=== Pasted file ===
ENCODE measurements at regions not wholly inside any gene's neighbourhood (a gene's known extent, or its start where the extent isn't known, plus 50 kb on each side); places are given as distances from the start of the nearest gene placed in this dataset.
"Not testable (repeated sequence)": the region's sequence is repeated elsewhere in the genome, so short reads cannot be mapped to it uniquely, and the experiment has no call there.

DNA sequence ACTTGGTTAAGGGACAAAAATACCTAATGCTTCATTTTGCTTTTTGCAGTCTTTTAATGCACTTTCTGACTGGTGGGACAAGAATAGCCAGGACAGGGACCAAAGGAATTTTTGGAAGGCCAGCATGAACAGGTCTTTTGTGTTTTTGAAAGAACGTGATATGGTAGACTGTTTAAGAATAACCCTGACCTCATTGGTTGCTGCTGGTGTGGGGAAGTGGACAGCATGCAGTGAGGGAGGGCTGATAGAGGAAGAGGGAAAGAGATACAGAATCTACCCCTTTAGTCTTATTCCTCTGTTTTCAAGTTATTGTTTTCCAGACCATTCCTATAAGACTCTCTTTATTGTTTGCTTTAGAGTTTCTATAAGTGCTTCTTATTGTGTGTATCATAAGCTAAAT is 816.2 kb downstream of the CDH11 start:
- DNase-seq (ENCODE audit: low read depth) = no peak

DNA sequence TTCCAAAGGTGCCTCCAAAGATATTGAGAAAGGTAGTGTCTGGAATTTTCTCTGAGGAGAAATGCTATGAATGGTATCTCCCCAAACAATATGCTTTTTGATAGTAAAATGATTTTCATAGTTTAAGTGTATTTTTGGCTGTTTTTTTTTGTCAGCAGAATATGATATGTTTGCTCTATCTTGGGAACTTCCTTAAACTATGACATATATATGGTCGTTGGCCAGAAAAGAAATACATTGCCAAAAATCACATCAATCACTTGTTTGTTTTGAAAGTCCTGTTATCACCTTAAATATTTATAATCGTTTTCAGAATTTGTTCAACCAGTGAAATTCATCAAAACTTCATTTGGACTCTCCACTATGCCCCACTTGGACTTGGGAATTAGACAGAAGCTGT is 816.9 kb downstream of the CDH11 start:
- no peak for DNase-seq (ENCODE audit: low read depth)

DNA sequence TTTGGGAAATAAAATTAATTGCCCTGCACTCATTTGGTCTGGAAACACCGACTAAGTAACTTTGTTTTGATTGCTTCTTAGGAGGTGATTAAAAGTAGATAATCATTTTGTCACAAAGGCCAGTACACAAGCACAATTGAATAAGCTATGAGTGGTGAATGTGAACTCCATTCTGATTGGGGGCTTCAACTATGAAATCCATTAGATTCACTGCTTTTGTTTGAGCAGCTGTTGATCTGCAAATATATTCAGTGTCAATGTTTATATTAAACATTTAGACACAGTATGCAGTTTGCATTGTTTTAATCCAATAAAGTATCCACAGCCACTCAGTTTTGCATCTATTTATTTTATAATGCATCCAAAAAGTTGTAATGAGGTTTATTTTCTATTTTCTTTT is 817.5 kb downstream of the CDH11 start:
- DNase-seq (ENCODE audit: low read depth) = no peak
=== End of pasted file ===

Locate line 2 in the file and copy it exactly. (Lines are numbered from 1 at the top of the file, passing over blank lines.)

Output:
"Not testable (repeated sequence)": the region's sequence is repeated elsewhere in the genome, so short reads cannot be mapped to it uniquely, and the experiment has no call there.